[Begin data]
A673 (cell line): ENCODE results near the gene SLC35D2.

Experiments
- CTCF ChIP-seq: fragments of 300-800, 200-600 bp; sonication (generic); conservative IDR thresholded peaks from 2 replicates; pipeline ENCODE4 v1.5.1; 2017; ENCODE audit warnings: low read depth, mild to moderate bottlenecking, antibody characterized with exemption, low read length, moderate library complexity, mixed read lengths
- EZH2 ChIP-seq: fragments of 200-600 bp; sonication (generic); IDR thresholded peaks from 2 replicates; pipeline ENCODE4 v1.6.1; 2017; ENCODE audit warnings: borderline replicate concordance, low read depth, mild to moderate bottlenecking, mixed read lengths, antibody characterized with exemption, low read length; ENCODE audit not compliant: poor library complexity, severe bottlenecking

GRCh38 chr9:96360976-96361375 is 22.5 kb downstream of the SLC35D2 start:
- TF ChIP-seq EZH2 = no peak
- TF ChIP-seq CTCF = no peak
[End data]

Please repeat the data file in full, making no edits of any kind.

A673 (cell line): ENCODE results near the gene SLC35D2.

Experiments
- CTCF ChIP-seq: fragments of 300-800, 200-600 bp; sonication (generic); conservative IDR thresholded peaks from 2 replicates; pipeline ENCODE4 v1.5.1; 2017; ENCODE audit warnings: low read depth, mild to moderate bottlenecking, antibody characterized with exemption, low read length, moderate library complexity, mixed read lengths
- EZH2 ChIP-seq: fragments of 200-600 bp; sonication (generic); IDR thresholded peaks from 2 replicates; pipeline ENCODE4 v1.6.1; 2017; ENCODE audit warnings: borderline replicate concordance, low read depth, mild to moderate bottlenecking, mixed read lengths, antibody characterized with exemption, low read length; ENCODE audit not compliant: poor library complexity, severe bottlenecking

GRCh38 chr9:96360976-96361375 is 22.5 kb downstream of the SLC35D2 start:
- TF ChIP-seq EZH2 = no peak
- TF ChIP-seq CTCF = no peak